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Wheelbuilding: how to make sure the tension in your spokes is right

When you put tension in the wheel and true it, the spokes can get twisted. Instead of the nipple turning on the spoke thread, it can twist the whole spoke. The tension may look correct, but the first time you cycle down a bumpy road on your new shiny wheel, the twisted spoke will unwind as the tensions in the spokes change, and the wheel will immediately drop out of true.

When your wheel is almost fully tensioned, it’s a good idea to go around the wheel and relieve the stress in the spokes. Start at the valve hole, and choose a pair of nearly parallel spokes from the same side of the hub. Squeeze them firmly together. Work around the wheel, first from one side of the wheel, then the other. You may hear the spokes creaking or pinging as you do this. Once you get back round to the valve hole, check the wheel again for side-to-side wobble. You may need to true and then stress-relieve several times. The wheel is ready when you can stress-relieve all the spokes without affecting the truth of the wheel and the tension is similar to that of a functioning wheel. Some people swear by standing on the rim at this point as a final stressrelief procedure. I say don’t do this – it’s excessive and unnecessary.

Freshly built wheels last longest if given two or three trues as they settle in; it’s worth popping the wheel back into the jig after 100 miles to keep it exactly straight.

Spoke-length mathematics

  • Effective rim diameter – this is the distance directly across the rim, measured from the underside of a nipple head to the underside of the opposite nipple head. This is tricky to measure directly, as the underside of the nipple head is inside the rim. Measure the length of a nipple, from under the head to the end; i.e. the total length minus the head. For DT nipples, this measurement is 10mm (3⁄8 inch). Then drop the nipple through the rim and measure the amount that’s exposed. Take one from the other, which gives you the length of nipple inside the rim. Measure across the inside diameter of the rim, between opposite spoke holes, and add twice the concealed nipple length – once for each end. This gives you the effective rim diameter.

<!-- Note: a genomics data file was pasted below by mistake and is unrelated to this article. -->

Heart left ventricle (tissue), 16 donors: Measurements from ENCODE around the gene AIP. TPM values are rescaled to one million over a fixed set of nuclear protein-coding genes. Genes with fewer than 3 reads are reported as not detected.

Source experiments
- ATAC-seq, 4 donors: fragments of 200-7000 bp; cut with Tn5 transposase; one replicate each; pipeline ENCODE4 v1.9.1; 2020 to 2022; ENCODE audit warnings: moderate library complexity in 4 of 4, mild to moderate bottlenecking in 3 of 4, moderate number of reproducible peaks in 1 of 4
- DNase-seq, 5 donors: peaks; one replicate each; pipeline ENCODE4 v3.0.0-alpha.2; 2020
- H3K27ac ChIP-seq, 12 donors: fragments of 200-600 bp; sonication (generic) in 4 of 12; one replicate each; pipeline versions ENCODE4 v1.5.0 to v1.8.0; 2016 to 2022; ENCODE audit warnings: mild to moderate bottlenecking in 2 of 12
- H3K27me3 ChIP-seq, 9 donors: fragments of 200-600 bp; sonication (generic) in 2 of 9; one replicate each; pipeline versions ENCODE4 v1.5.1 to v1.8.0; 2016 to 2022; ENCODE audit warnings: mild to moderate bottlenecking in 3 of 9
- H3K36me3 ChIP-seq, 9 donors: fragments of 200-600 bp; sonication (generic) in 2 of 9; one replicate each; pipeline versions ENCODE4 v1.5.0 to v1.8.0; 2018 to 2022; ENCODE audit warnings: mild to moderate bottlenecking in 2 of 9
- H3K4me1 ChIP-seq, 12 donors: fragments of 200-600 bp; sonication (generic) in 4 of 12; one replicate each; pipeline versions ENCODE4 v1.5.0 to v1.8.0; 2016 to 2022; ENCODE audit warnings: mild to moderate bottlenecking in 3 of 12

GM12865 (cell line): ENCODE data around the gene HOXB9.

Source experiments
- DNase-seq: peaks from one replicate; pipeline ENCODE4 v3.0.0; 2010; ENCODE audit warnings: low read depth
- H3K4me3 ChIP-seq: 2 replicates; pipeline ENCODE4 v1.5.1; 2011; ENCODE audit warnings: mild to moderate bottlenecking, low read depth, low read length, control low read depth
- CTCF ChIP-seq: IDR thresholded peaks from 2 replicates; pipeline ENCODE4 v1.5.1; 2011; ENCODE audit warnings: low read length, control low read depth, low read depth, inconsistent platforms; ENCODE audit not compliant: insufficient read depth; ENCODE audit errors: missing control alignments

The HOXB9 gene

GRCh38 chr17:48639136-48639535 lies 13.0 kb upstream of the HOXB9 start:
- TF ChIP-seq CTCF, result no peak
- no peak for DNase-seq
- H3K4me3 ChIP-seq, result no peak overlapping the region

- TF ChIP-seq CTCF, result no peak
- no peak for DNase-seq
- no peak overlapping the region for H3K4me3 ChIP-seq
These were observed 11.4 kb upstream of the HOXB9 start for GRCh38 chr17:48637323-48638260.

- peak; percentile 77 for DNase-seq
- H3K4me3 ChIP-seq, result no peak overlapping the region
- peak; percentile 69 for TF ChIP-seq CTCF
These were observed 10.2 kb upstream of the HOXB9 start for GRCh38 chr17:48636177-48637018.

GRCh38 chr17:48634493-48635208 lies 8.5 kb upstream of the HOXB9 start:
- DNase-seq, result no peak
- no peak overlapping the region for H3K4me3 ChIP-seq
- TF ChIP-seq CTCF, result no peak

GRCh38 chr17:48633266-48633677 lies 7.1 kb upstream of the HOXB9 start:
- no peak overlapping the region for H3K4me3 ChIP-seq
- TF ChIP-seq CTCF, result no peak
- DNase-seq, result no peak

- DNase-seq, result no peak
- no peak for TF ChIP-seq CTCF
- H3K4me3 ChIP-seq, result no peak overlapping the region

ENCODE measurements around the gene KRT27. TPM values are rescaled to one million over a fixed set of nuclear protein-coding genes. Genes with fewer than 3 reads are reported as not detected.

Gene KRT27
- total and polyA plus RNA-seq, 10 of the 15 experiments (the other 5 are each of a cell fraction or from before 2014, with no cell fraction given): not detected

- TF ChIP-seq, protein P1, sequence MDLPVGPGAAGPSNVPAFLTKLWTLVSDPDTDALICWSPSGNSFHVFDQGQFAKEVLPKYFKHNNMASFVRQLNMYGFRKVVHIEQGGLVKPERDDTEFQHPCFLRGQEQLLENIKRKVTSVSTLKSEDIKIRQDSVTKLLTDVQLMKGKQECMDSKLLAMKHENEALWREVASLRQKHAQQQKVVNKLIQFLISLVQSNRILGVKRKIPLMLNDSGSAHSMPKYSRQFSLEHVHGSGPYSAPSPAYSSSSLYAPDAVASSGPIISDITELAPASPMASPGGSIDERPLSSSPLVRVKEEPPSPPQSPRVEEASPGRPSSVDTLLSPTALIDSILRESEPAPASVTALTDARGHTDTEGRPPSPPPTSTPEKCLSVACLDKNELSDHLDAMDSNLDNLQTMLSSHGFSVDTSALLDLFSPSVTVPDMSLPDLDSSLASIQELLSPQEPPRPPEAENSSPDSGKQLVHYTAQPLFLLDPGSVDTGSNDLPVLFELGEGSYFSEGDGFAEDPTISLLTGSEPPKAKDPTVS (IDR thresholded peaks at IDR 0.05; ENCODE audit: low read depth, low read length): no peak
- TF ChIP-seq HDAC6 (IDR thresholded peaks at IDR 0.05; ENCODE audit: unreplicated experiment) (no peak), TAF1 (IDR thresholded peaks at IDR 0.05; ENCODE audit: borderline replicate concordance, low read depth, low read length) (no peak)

• If you look at the hub from one side, the hub holes make a circle. Measure across this circle for the flange hole circle diameter, from the middle of a hub hole to the middle of the opposite hub hole.
  • The flange width is measured across the hub, from the centre of one flange to the centre of the other.
  • The flange hole diameter is the size of the spoke holes in the hub – usually about 2mm (1⁄8 inch).

Wheelbuilding how to make sure the tension in your spokes is right

Squeeze hard to stress-relieve the spokes

Effective rim diameter …………………………………….D
Flange hole circle diameter ……………………d
Flange width ……………………………………………………………………..W
Flange hole diameter ………………………………………..S
Crossing pattern …………………………………………………………X
Number of spokes …………………………………………………..N

Work out first:
T = 360 x X/(N/2)
A = (d/2) x sin(T)
B = D/2 – ([d/2] x cos[T])a
C = W/2

Spoke length:

Alternatively, to save time, look on the Net.

Source : BIKE MAINTENANCE TIPS, TRICKS & TECHNIQUES
See also bike maintenance tips, tricks and techniques “Tightening the spokes”